Understanding the European Union's R&D Regulations

Date: Feb 24, 1997

In contrast to the Toxic Substances Control Act (TSCA) R&D exception in the United States, R&D activities in Europe pursuant to the European Union's Dangerous Substances Directive can be rather confusing. This is particularly true because the procedures to be followed depend on the annual amount of the R&D substance that is manufactured or imported. Also, above a certain amount, the notification requirements vary from country to country and each competent authority in the countries in which R&D may take place must be notified in advance.

If the total amount of the R&D substance is less than 100 kg per year and R&D activity is carried out under controlled laboratory conditions, no notification to the competent authority in the Member State in which R&D is being conducted is required. Record keeping is required, however. In such a case, the importer of record of the R&D material must maintain records of the identity of the substance, labeling data, quantities, and a list of customers.

If total R&D shipments to the EU will exceed 100 kg per year, then notification is required to proceed. Companies may choose to qualify for the exemption for "process-oriented" R&D. There is no quantity limitation on this exemption; however, the notification requirements vary greatly and the exemption is for a period of one year, although renewals are possible. The amounts are calculated per manufacturer or per importer. The amount also applies to the total amount in the EU, not per Member State.

In some Member States, the process-oriented R&D submission requires only a simple list of information (e.g., Germany, United Kingdom) while other countries require a formal dossier, the requirements for which depend on the amount of R&D material to be imported (e.g., Netherlands, Italy). In addition, some countries charge fees (e.g., Germany), while many others do not (e.g., France, Italy, Luxembourg, United Kingdom). Further still, some countries accept or require applications in English (e.g., Italy, Netherlands, United Kingdom), while others require the use of their national language (e.g., Germany, France, Luxembourg).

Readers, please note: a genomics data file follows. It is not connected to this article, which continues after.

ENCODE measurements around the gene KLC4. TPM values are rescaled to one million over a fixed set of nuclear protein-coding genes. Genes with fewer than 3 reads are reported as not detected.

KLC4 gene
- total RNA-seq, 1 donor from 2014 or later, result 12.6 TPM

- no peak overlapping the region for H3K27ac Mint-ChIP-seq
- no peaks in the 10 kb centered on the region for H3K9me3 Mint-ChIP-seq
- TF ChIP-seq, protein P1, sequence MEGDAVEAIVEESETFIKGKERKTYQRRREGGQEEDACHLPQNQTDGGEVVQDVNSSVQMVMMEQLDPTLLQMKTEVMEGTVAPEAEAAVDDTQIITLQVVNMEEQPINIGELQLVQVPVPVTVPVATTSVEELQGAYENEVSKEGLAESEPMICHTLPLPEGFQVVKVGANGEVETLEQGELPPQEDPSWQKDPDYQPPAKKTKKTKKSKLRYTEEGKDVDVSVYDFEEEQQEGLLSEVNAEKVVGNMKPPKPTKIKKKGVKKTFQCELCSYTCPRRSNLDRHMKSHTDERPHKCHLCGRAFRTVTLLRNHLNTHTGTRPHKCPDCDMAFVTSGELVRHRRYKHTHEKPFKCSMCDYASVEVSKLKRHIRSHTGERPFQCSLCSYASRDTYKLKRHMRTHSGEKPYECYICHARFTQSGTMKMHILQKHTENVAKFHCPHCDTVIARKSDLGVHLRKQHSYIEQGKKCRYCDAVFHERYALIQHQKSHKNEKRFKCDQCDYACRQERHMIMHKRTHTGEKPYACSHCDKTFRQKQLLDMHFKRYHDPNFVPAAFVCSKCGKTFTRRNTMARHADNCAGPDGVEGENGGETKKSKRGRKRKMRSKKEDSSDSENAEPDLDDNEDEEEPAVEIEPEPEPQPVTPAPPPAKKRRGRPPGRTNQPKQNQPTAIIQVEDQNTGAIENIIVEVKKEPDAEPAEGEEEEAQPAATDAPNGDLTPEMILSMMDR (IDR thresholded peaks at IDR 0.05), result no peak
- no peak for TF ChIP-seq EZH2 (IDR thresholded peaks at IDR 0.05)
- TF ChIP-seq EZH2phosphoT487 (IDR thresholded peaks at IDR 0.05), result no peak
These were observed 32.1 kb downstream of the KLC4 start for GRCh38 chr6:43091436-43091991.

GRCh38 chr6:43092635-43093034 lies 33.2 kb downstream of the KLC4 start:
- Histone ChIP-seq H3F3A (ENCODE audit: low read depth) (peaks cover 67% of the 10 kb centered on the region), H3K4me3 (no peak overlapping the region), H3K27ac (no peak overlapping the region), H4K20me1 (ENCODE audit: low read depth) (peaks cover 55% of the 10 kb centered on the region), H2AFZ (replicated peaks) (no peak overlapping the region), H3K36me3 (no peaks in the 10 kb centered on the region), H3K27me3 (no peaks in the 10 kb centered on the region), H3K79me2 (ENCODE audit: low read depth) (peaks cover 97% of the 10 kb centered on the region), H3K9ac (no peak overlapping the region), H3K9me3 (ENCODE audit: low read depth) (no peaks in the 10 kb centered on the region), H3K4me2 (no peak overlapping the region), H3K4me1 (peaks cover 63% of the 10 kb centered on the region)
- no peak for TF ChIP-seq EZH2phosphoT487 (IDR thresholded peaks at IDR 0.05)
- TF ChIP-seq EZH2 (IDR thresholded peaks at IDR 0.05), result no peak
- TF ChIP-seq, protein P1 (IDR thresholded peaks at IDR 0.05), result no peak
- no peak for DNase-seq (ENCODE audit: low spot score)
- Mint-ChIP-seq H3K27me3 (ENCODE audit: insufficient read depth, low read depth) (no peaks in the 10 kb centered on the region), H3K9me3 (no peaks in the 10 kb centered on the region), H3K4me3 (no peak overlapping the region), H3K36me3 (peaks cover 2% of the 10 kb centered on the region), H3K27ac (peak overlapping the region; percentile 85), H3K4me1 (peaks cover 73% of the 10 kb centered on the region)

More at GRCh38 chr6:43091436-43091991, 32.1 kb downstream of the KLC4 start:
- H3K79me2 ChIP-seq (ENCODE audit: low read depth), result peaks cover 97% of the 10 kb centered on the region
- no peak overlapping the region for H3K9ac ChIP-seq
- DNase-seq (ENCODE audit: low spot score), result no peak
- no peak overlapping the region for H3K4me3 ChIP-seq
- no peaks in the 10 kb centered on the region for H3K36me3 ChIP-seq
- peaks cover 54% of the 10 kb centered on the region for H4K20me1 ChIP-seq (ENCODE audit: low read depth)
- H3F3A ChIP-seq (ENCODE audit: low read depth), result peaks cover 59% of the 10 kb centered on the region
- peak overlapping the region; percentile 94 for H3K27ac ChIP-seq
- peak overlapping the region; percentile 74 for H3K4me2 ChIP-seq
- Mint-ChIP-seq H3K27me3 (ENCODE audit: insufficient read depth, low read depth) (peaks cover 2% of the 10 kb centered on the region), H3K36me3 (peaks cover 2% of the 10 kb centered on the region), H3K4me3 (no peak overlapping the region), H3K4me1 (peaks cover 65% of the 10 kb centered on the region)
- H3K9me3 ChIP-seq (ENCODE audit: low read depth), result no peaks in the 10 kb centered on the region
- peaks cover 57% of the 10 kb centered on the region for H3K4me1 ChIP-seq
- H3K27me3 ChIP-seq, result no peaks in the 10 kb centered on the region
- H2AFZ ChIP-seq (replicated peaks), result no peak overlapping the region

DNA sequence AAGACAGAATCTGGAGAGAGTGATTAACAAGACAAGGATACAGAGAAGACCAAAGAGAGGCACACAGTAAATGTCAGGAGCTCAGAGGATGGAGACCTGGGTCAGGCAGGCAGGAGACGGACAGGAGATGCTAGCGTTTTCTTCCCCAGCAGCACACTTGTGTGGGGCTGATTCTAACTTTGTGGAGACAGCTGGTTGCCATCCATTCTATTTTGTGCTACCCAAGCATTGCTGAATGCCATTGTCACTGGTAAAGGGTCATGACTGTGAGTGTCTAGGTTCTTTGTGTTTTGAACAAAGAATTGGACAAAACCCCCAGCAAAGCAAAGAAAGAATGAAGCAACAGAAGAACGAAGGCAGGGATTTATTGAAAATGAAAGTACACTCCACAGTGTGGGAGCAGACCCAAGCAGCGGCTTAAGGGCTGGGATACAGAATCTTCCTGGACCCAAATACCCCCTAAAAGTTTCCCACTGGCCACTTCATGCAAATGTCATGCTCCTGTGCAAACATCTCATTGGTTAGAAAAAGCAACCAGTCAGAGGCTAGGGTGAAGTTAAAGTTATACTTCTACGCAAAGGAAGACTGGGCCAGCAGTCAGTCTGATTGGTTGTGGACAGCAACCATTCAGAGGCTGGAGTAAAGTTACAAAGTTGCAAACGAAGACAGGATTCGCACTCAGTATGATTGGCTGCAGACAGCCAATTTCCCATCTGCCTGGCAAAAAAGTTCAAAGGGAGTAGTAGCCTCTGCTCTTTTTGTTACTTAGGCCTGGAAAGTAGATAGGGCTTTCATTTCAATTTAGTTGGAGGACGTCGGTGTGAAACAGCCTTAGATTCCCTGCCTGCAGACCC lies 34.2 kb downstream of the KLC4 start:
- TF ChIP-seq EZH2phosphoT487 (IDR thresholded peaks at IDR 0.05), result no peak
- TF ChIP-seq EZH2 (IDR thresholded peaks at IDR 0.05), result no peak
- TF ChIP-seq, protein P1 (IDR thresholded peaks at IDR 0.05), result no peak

In general, for European notification, information that can be claimed as confidential business information is limited and may not include: (1) trade name; (2) name of manufacturer and notifier; (3) physico-chemical data; (4) summary results of toxicological and ecotoxicological data; and (5) handling methods and emergency measures. A claim of confidentiality may be made for other information in these filings, but justification must be provided for the information that is declared confidential.

The twelve-month period for the process-oriented R&D exemption begins to run upon the date of first import in all countries. However, the date upon which a company will be able to first import R&D samples following a process-oriented R&D filing varies. For example, in France, import may begin upon approval of the filing, which usually takes two to three weeks. In Luxembourg, however, import may not begin until 30 days after the filing is submitted, although the notifier can submit a request to the competent authority for expedited review and authorization to import. In addition, if a filing is incomplete it will be returned in some cases which delays the review period for a process-oriented R&D filing. In some cases, the resubmission date is considered "day one."

It is unfortunate that the EU system puts the R&D company at a disadvantage. As a result, companies conducting large scale R&D may wish to consider the standard Annex VII dossier route to avoid a hodgepodge of requirements and deadlines. Once a standard dossier is submitted and approved by one Member State, it must be recognized by all.

For more information, please contact Thomas C. Berger at 202-434-4285 or berger@khlaw.com.